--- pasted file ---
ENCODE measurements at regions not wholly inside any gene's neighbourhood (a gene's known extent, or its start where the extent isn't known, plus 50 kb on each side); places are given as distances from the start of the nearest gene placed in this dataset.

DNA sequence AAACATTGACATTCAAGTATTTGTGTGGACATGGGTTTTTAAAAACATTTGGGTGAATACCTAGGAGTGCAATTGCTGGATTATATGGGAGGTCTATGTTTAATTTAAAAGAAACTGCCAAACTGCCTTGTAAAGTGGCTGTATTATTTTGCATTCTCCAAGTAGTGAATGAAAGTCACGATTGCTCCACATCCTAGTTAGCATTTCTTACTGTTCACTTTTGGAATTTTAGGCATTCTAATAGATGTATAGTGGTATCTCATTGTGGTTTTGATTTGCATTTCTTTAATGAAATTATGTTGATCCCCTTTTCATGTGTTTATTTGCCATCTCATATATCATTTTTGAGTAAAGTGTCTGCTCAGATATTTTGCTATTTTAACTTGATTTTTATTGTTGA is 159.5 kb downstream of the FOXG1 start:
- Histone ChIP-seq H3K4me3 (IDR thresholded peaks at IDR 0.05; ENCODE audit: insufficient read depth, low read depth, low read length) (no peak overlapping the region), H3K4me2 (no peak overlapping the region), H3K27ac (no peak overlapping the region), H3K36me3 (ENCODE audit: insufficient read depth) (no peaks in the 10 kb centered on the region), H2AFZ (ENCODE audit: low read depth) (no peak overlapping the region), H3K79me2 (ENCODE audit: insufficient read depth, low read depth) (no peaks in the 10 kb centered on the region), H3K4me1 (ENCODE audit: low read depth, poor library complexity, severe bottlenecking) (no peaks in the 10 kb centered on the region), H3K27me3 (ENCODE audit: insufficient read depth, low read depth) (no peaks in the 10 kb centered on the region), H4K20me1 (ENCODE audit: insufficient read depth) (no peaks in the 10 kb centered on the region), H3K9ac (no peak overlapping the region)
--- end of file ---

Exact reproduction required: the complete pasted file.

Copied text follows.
ENCODE measurements at regions not wholly inside any gene's neighbourhood (a gene's known extent, or its start where the extent isn't known, plus 50 kb on each side); places are given as distances from the start of the nearest gene placed in this dataset.

DNA sequence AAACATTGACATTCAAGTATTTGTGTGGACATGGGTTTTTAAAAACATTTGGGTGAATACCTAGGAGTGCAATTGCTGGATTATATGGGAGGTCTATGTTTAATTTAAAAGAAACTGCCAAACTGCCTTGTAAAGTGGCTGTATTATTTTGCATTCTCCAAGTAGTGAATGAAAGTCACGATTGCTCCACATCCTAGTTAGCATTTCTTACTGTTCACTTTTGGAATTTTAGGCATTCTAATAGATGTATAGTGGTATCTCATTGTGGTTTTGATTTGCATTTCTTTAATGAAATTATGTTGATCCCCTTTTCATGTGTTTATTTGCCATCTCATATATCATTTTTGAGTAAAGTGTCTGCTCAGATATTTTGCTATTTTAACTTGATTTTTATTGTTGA is 159.5 kb downstream of the FOXG1 start:
- Histone ChIP-seq H3K4me3 (IDR thresholded peaks at IDR 0.05; ENCODE audit: insufficient read depth, low read depth, low read length) (no peak overlapping the region), H3K4me2 (no peak overlapping the region), H3K27ac (no peak overlapping the region), H3K36me3 (ENCODE audit: insufficient read depth) (no peaks in the 10 kb centered on the region), H2AFZ (ENCODE audit: low read depth) (no peak overlapping the region), H3K79me2 (ENCODE audit: insufficient read depth, low read depth) (no peaks in the 10 kb centered on the region), H3K4me1 (ENCODE audit: low read depth, poor library complexity, severe bottlenecking) (no peaks in the 10 kb centered on the region), H3K27me3 (ENCODE audit: insufficient read depth, low read depth) (no peaks in the 10 kb centered on the region), H4K20me1 (ENCODE audit: insufficient read depth) (no peaks in the 10 kb centered on the region), H3K9ac (no peak overlapping the region)